Foods to Avoid for High Triglycerides

Broccoli or Burger

To understand what foods to avoid for high triglycerides, first it is important to understand what triglycerides are and why high triglycerides levels are dangerous to your health.

Facts About High Triglycerides

Triglycerides are a form of fat found in the body, blood and in food. Our bodies use them for energy, so they are necessary for good health, but when triglycerides are high it increases the risk of heart disease and may indicate that you suffer from metabolic syndrome which raises the risk of heart disease, stroke and diabetes.

When the calories we eat are not used, the body converts them to triglycerides and stores them in fat cells where hormones regulate and release them. This supplies energy needed between meals. When we eat more calories than we need regularly this can lead to elevated triglycerides.

Triglyceride Levels

The National Cholesterol Education Program has set guidelines for triglyceride levels. These levels are based on fasting plasma triglyceride levels:

  • Normal: Less than 150 mg/dL
  • Borderline high: 150 to 199 mg/dL
  • High: 200 to 499 mg/dL
  • Very high: 500 mg/dL or higher

Foods to Avoid for High Triglycerides

Since triglycerides are found in the body, blood and in foods, for people diagnosed with high triglycerides foods that contain triglycerides or are converted to triglycerides easily should be avoided. This includes foods that contain saturated fat and trans fat. It's easy to see why these foods would be a problem, but there's more to it. Sugar and grains can also raise triglycerides. The Cleveland Clinic suggests daily sugar intake be limited to eight percent or less of total daily calories for people with elevated triglyceride levels.

Simple sugars:

This includes most sweets including everything from cookies, to ice cream, to pastries. Simple sugars can be found on ingredient labels under names such as:

  • Corn syrup
  • Fructose
  • Glucose
  • High fructose corn syrup
  • Honey
  • Maltose
  • Molasses
  • Sucrose

Refined grain products:

When refined grain products made with shortening and sugar are eaten they quickly metabolized to simple sugars and may increase triglyceride levels and lower good cholesterol in some people. Refined grain products include things made with white flour and processed cereals. When high-sugar cereals are eaten they convert almost immediately to triglycerides.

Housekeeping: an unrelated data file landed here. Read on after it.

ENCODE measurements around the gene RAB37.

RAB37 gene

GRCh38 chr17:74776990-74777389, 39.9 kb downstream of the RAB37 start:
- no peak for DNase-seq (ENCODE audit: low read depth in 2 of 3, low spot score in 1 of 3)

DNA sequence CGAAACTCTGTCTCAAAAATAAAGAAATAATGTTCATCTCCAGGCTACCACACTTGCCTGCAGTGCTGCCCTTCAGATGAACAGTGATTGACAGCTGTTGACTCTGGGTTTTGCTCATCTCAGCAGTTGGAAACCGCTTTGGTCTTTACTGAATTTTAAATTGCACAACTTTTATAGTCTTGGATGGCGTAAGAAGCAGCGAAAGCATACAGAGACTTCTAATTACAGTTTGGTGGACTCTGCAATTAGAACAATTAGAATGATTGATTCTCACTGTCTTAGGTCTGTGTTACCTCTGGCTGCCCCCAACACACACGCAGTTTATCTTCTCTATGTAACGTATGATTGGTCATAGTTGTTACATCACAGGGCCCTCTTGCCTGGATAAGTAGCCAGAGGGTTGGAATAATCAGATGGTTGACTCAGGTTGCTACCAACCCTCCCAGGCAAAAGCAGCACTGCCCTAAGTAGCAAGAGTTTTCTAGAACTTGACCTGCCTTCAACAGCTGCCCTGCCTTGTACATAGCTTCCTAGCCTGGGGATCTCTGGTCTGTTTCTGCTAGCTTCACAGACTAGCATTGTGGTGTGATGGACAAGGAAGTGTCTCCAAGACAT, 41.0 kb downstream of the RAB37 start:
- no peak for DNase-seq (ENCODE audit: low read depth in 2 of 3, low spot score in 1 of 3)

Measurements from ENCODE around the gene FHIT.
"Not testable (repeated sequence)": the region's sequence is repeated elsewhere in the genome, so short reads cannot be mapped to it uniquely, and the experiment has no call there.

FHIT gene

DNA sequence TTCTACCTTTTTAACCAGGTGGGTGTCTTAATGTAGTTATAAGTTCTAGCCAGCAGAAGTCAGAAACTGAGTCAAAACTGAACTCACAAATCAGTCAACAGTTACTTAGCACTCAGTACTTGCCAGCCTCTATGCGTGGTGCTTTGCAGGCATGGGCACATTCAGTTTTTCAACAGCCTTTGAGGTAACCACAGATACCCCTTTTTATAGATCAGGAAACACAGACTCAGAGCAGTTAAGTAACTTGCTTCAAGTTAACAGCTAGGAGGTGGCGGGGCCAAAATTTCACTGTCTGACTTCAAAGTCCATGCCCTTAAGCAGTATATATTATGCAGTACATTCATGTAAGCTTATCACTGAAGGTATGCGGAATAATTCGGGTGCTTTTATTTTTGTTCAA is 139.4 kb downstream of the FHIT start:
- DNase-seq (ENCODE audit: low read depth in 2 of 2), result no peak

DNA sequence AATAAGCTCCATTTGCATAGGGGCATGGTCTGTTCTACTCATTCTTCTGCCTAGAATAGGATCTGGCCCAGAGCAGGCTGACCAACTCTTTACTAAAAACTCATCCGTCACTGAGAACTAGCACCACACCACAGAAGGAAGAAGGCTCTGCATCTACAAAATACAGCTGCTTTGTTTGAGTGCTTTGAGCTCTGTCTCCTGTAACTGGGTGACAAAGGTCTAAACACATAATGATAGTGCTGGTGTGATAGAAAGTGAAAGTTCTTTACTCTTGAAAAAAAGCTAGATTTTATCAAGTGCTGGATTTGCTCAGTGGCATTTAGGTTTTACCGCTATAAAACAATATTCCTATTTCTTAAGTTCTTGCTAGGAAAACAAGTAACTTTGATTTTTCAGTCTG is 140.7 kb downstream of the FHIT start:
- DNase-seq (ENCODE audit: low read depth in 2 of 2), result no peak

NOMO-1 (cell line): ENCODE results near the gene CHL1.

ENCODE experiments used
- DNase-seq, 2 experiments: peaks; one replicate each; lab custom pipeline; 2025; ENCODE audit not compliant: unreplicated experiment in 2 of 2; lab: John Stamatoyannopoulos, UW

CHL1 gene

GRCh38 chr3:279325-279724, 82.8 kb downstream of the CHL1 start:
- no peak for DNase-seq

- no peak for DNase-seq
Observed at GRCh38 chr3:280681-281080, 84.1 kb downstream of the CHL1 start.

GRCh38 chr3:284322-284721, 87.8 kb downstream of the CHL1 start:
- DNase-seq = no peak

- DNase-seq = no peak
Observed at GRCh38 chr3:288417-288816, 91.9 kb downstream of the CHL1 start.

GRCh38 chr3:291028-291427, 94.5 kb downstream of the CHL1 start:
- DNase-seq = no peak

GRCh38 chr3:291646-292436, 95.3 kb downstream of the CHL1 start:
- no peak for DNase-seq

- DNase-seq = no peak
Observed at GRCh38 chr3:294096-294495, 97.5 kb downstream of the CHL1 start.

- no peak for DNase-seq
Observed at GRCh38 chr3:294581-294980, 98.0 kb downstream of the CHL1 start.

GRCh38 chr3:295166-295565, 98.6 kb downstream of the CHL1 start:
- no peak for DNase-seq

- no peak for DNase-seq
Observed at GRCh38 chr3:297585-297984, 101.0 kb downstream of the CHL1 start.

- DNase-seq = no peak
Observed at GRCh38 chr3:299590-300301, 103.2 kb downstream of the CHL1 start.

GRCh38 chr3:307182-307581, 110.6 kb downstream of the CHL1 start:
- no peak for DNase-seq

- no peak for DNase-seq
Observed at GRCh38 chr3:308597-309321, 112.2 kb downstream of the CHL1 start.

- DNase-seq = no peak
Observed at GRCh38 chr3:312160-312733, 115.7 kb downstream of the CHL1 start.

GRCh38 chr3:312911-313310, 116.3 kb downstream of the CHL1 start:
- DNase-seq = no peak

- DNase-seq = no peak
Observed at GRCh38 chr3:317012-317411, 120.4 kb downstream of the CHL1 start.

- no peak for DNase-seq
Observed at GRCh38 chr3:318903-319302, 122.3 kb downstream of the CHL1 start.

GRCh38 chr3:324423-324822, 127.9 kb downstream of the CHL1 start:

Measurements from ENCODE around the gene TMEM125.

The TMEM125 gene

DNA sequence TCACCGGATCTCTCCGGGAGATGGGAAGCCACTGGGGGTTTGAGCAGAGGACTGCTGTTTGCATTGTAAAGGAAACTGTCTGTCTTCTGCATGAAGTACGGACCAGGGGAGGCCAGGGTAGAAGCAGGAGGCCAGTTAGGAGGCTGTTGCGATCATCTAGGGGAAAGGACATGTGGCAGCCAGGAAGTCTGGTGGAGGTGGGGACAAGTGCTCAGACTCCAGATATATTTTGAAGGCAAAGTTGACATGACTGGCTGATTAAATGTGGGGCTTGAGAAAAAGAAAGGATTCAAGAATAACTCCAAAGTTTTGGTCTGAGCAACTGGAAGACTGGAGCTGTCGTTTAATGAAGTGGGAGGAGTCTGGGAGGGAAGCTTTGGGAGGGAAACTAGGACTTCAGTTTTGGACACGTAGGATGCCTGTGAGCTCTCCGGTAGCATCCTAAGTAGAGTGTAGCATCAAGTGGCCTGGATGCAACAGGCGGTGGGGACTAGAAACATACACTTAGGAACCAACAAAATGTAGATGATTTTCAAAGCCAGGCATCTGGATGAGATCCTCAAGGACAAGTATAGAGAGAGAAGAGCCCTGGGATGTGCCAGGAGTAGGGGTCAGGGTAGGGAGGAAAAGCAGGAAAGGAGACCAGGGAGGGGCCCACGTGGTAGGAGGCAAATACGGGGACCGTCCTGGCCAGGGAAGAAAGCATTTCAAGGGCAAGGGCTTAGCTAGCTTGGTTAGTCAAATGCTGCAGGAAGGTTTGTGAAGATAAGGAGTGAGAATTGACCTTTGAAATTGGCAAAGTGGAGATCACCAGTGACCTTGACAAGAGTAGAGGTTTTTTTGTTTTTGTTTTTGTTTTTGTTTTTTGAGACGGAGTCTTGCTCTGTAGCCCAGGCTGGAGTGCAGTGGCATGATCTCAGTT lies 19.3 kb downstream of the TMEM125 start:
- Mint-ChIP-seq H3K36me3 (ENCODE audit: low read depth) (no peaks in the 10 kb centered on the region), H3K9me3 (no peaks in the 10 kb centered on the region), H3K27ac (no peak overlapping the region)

Alcohol:

Alcohol is a source of empty calories. The body most often converts the resulting glucose to triglycerides. Just one drink can drastically raise triglyceride levels.

Animal products high in saturated fats:

The list of products high in saturated fats is vast. This cross-section of foods provides a foundation of what foods to avoid:

  • Marbled cuts of beef (and hamburgers)
  • Pork including bacon, sausage and ribs
  • Fried chicken
  • Fowl higher in fat like duck or goose
  • Skin of the turkey
  • High fat dairy products including some cheeses
  • Luncheon meats
  • Hotdogs
  • Organ meat
  • Meats or fish canned in oil

High fat dairy products:

  • Whole milk
  • Ice Cream
  • Non-dairy cream substitutes
  • High fat yogurt
  • Puddings made with whole milk

Fats and oils high in saturated fats:

  • Butter
  • Lard
  • Bacon drippings
  • Gravy
  • Cream sauces
  • Palm oil
  • Coconut oil

Trans Fat:

Avoid all trans fats. Look for the words hydrogenated or shortening as these are other names on the ingredients list that represent trans fats.

Starchy Vegetables:

When starchy vegetables are consumed, they quickly turn to simple sugar.

  • Corn
  • Beans: Especially commercial baked beans with added sugar and pork.
  • Dried peas
  • Lima beans
  • Potatoes

Beverages:

Avoid all beverages high in sugar. This includes:

  • Fruit juices with added sugar
  • Soda
  • Sweet tea
  • Cocoa made from whole milk with sugar

This list gives you an idea of things to avoid. If it is full of sugar and fat or converts to sugar and fat, you don't want to eat it.

Lifestyle Changes

Lifestyle changes are needed to lower triglyceride levels. For people who are overweight, the first change should be to lose weight by cutting back on how many calories you eat. Along with changing your diet and losing weight, it is important to add physical activity to your life at least five days each week.

Talk with your doctor about how much you should weigh and the correct amount of calories for your age, height, and gender. If you aren't sure about dietary changes ask for a list of foods to avoid for high triglycerides. Your doctor will be happy to offer the help you need.

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Foods to Avoid for High Triglycerides